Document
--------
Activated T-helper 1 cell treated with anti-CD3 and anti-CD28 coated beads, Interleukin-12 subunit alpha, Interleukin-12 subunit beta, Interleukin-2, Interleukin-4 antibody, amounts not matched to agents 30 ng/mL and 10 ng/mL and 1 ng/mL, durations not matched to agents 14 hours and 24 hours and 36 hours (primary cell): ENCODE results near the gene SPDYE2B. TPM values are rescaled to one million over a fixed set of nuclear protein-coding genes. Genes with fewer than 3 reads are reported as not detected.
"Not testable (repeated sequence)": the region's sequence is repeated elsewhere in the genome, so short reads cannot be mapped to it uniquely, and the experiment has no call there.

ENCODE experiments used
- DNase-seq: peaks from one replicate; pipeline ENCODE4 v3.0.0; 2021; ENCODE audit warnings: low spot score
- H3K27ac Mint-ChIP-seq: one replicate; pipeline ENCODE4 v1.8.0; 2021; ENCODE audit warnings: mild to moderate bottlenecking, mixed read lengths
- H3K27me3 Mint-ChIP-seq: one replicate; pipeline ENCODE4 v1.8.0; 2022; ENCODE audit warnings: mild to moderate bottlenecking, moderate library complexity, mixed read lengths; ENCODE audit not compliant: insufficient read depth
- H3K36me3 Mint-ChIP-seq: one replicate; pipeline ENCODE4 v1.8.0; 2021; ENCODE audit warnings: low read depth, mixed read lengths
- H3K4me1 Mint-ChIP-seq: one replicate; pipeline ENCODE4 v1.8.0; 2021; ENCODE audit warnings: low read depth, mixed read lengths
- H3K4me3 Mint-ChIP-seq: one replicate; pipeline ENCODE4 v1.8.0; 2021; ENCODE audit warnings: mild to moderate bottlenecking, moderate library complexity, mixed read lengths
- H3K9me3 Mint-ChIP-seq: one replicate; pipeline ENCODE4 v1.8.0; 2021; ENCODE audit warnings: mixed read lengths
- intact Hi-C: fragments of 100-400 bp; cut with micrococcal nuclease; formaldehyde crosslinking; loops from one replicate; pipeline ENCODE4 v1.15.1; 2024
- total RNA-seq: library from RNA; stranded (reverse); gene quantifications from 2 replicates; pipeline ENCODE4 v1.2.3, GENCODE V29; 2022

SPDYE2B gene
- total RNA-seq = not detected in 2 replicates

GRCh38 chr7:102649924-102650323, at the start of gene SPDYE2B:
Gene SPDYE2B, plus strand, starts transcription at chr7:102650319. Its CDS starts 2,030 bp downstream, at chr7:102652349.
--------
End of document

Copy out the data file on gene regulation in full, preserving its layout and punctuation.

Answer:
Activated T-helper 1 cell treated with anti-CD3 and anti-CD28 coated beads, Interleukin-12 subunit alpha, Interleukin-12 subunit beta, Interleukin-2, Interleukin-4 antibody, amounts not matched to agents 30 ng/mL and 10 ng/mL and 1 ng/mL, durations not matched to agents 14 hours and 24 hours and 36 hours (primary cell): ENCODE results near the gene SPDYE2B. TPM values are rescaled to one million over a fixed set of nuclear protein-coding genes. Genes with fewer than 3 reads are reported as not detected.
"Not testable (repeated sequence)": the region's sequence is repeated elsewhere in the genome, so short reads cannot be mapped to it uniquely, and the experiment has no call there.

ENCODE experiments used
- DNase-seq: peaks from one replicate; pipeline ENCODE4 v3.0.0; 2021; ENCODE audit warnings: low spot score
- H3K27ac Mint-ChIP-seq: one replicate; pipeline ENCODE4 v1.8.0; 2021; ENCODE audit warnings: mild to moderate bottlenecking, mixed read lengths
- H3K27me3 Mint-ChIP-seq: one replicate; pipeline ENCODE4 v1.8.0; 2022; ENCODE audit warnings: mild to moderate bottlenecking, moderate library complexity, mixed read lengths; ENCODE audit not compliant: insufficient read depth
- H3K36me3 Mint-ChIP-seq: one replicate; pipeline ENCODE4 v1.8.0; 2021; ENCODE audit warnings: low read depth, mixed read lengths
- H3K4me1 Mint-ChIP-seq: one replicate; pipeline ENCODE4 v1.8.0; 2021; ENCODE audit warnings: low read depth, mixed read lengths
- H3K4me3 Mint-ChIP-seq: one replicate; pipeline ENCODE4 v1.8.0; 2021; ENCODE audit warnings: mild to moderate bottlenecking, moderate library complexity, mixed read lengths
- H3K9me3 Mint-ChIP-seq: one replicate; pipeline ENCODE4 v1.8.0; 2021; ENCODE audit warnings: mixed read lengths
- intact Hi-C: fragments of 100-400 bp; cut with micrococcal nuclease; formaldehyde crosslinking; loops from one replicate; pipeline ENCODE4 v1.15.1; 2024
- total RNA-seq: library from RNA; stranded (reverse); gene quantifications from 2 replicates; pipeline ENCODE4 v1.2.3, GENCODE V29; 2022

SPDYE2B gene
- total RNA-seq = not detected in 2 replicates

GRCh38 chr7:102649924-102650323, at the start of gene SPDYE2B:
Gene SPDYE2B, plus strand, starts transcription at chr7:102650319. Its CDS starts 2,030 bp downstream, at chr7:102652349.